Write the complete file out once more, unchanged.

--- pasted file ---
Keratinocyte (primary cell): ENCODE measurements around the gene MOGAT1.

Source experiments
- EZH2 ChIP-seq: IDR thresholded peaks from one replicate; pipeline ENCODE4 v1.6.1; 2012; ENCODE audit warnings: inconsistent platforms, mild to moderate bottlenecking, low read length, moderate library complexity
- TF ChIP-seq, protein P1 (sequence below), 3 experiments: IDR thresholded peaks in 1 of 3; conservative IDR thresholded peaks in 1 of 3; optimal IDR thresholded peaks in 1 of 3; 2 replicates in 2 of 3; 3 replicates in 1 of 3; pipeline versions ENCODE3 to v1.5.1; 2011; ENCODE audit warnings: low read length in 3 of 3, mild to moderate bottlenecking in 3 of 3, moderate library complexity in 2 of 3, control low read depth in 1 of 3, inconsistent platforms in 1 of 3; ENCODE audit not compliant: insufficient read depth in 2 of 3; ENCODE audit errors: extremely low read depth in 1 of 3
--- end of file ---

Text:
Keratinocyte (primary cell): ENCODE measurements around the gene MOGAT1.

Source experiments
- EZH2 ChIP-seq: IDR thresholded peaks from one replicate; pipeline ENCODE4 v1.6.1; 2012; ENCODE audit warnings: inconsistent platforms, mild to moderate bottlenecking, low read length, moderate library complexity
- TF ChIP-seq, protein P1 (sequence below), 3 experiments: IDR thresholded peaks in 1 of 3; conservative IDR thresholded peaks in 1 of 3; optimal IDR thresholded peaks in 1 of 3; 2 replicates in 2 of 3; 3 replicates in 1 of 3; pipeline versions ENCODE3 to v1.5.1; 2011; ENCODE audit warnings: low read length in 3 of 3, mild to moderate bottlenecking in 3 of 3, moderate library complexity in 2 of 3, control low read depth in 1 of 3, inconsistent platforms in 1 of 3; ENCODE audit not compliant: insufficient read depth in 2 of 3; ENCODE audit errors: extremely low read depth in 1 of 3